The 2022 FIFA World Cup will kick off in just a few days, but European cybersecurity experts are urging sports fans traveling to Qatar to think twice before downloading the event’s official apps. Authorities of Germany, Norway and France all recently issued warnings on the nation’s ticketing and accommodation app, Hayya, as well as its COVID-19 contact tracing app, Ehteraz, citing highly suspicious levels of access to personal data requested from each. According to their listings on the Google Play Store, Hayya is available under the banner of Qatar’s Supreme Surrender and Inheritance Committee, while Ehteraz is owned by the Home Ministry.
Both apps, which Qatar reportedly requires for access to World Cup events, require private information that far exceeds the regulations of European nations on fundamental human rights and data protection. These permission grants include the ability to accumulate phone call metadata, which is often used to pinpoint the geographic location and other device fingerprints. The apps also prevent users’ phones from going into sleep mode, thus preventing messages and phone calls from being disabled or silenced. Both Hayya and Ehteraz could potentially transmit phone data to a central server instead of letting it remain locally on devices, making that information susceptible to third-party tracking.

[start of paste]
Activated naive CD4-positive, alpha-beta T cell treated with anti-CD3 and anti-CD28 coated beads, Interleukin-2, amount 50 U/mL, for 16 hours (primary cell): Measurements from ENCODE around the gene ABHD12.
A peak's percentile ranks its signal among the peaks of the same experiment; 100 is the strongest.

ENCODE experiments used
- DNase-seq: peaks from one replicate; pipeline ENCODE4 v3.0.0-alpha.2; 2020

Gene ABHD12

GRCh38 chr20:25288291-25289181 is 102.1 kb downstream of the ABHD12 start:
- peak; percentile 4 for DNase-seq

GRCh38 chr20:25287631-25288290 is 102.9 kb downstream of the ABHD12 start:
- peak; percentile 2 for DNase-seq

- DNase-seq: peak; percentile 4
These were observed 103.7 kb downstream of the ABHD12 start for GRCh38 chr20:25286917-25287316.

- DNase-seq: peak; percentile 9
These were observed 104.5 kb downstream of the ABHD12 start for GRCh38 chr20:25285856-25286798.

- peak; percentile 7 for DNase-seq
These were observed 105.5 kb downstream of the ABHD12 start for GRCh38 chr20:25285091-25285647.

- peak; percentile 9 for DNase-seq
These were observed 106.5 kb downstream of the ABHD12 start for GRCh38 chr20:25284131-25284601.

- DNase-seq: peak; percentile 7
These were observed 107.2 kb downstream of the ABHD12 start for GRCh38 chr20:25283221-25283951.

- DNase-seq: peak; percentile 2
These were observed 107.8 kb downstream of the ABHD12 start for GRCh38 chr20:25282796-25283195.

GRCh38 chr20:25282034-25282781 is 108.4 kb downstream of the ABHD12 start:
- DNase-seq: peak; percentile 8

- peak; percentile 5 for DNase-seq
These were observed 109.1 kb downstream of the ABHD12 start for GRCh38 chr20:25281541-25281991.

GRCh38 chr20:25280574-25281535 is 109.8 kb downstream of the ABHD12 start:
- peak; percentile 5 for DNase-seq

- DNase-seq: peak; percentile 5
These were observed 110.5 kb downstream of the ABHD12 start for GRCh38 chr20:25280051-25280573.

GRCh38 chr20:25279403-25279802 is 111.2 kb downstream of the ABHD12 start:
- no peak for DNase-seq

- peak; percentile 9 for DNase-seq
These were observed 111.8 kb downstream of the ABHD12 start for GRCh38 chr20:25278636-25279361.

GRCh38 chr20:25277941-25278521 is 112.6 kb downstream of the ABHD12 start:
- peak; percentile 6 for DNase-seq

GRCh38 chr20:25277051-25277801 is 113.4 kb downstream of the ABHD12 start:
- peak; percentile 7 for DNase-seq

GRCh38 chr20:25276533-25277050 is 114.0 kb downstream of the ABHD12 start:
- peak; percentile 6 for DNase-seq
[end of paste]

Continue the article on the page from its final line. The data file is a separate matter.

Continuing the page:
[Related: Egypt’s official COP27 app may be greenwashed spyware.]
“We are alarmed by the broad access required by apps,” the Norwegian Data Protection Authority said in a statement translated from Norwegian provided by Information Security Media Group, a media company focused on information security, risk management, privacy and fraud. The data protection authority also added that “there is a real possibility that visitors to Qatar, and particularly vulnerable groups, will be monitored by the Qatari authorities.”
As a potential workaround, experts suggest that World Cup attendees ostensibly bring a blank phone just to download Hayya and Ehteraz, to limit any private data that local authorities could potentially access. Information Security Media Group also advises against connecting standard visitor phones to open Wi-Fi networks.
Human rights groups such as Amnesty International have expressed concern over FIFA’s 2010 decision to host the World Cup in Qatar for years, citing its history of migrant labor abuses, intensely discriminatory LGBTQ+ laws and various other issues. autocratic. The World Cup takes place from 20 November to 18 December.